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Church of St Mary and St Nicholas

A Grade I Listed Building in Wilton, Wiltshire

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Latitude: 51.0808 / 51°4'51"N

Longitude: -1.866 / 1°51'57"W

OS Eastings: 409482

OS Northings: 131288

OS Grid: SU094312

Mapcode National: GBR 3ZT.321

Mapcode Global: FRA 66Z8.8W9

Plus Code: 9C3W34JM+8H

Entry Name: Church of St Mary and St Nicholas

Listing Date: 4 August 1951

Grade: I

Source: Historic England

Source ID: 1365914

English Heritage Legacy ID: 319324

Also known as: St Mary and St Nicholas Church
St Mary and St Nicholas Church, Wilton

ID on this website: 101365914

Location: St Mary and St Nicholas's Church, Wilton, Wiltshire, SP2

County: Wiltshire

Civil Parish: Wilton

Built-Up Area: Wilton

Traditional County: Wiltshire

Lieutenancy Area (Ceremonial County): Wiltshire

Church of England Parish: Wilton St Mary and St Nicholas

Church of England Diocese: Salisbury

Tagged with: Church building

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932/5/50 WEST STREET
04-AUG-51 (Southwest side)


1841-44. Architects T. H. Wyatt and D. Brandon for the Rt. Hon. Sir Sydney
Herbert (later Lord Herbert of Lea), Secretary at War, and for his mother
the Russian dowager countess of Pembroke. Cost ?20,000. Partly on site
of mediaeval church of St Nicholas. North Italian Romanesque style based
partly on the Churches of S. S. Pietro and Maria at Tuscania C11 and C12.
Built of ashlar with slate roofs. Basilican plan with 3 apses, nave and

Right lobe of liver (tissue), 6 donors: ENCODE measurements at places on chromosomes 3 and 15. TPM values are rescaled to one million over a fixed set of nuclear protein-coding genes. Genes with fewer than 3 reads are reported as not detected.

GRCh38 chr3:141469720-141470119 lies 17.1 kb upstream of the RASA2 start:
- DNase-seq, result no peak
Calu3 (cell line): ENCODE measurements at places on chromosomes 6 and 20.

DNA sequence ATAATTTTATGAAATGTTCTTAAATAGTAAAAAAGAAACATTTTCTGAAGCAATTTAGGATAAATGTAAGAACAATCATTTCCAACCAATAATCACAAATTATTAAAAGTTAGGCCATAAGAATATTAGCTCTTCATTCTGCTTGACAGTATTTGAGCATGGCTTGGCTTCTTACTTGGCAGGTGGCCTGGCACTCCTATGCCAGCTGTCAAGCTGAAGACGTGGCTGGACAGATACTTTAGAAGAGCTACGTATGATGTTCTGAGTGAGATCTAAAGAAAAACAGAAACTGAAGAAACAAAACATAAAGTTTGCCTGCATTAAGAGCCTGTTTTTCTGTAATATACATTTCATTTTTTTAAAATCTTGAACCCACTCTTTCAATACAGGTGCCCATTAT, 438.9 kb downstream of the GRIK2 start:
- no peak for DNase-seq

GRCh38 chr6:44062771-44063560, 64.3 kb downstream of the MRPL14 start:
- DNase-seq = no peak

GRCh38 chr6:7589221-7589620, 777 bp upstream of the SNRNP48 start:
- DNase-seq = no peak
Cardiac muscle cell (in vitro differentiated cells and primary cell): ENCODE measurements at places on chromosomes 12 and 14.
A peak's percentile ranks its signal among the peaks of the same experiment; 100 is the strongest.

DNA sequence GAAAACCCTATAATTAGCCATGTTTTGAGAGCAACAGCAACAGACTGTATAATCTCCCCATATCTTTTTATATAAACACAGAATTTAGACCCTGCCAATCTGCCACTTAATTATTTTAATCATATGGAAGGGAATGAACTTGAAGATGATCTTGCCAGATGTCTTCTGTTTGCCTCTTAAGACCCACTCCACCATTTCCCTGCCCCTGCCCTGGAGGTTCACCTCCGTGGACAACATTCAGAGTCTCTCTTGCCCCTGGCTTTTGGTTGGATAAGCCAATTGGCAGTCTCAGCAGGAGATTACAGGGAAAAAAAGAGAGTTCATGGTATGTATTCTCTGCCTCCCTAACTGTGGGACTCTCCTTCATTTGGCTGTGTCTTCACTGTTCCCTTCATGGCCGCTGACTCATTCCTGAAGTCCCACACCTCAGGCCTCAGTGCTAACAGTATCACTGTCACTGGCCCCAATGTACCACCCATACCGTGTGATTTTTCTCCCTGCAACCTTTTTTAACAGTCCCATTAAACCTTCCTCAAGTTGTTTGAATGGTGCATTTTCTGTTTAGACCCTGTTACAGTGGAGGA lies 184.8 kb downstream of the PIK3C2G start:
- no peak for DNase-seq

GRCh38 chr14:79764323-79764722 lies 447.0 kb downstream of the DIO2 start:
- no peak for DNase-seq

side aisles. Separate campanile 108 ft high. Wide parvis to "West" front
with -steps (the church is orientated north-south in accordance with Russian
tradition). West front tripartite central gabled part breaks forward.
Lombard arcading and banding to centre. Very ornate wheel window with tetramorph
over arcade above central portal. Wall thickened for central portal of
4 main orders, heavily decorated, twisted colonnettes, outer standing on
lions (see S Maria Tuscania, and Lombard churches in general). Flanking
portals of 2 orders, small aedicules over with paired round-headed windows
over string. Above the wheel window is a niche containing an angel with
arms outstretched. The campanile is connected by a.5 bay cloister with
ornate columns and caps. It is of 3 stages: a battered base, entered from
"North", an elongated middle stage with arcaded wall buttresses with belfry
over 1'5-light windows to each face) and a 3rd stage which has a small arcade
of windows below and pairs of windows above and a heavily moulded eaves
cornice. The main vessel has 8 bay side walls with Lombard band and arcading.
Venetian tracery to clerestory. Aedicule on "South" side with coffin containing
bones disturbed for foundations. Shallow apses to aisles, deeper central
apse over Pembroke family vault. -
The interior has high arcades with triforium over, a clerestory and corbels
to king post roof. Elaborately carved caps. The 2 side apses have flanking
black marble columns from the Temple of Venus at Porto Venere (2nd century
BC). "West" gallery. Narrow bay to crossing whose side arches are the
same height as the arcade which has a reduced arch on each side. Crossing
vault and arch into apse. Mosaics in apse by Gertrude Martin. A number
of family monuments including white marble effigies of the founders of
the church (designed by Wyatt, carved by J. B. Philips). Pulpit reached
by C19 Roman opus alexandrinum. The pulpit itself is very interesting dating
from 1256 and originating from S. Maria Maggiora.
The most important elements of the interior are the stained glass: French
C12 and C13, some said to come from S. Denis and the Ste. Chapelle and
German and Flemish C14-C16. Details of this and other treasures inside
the church and out can be found in Pevsner and the Church guidebook.


Listing NGR: SU0946831274

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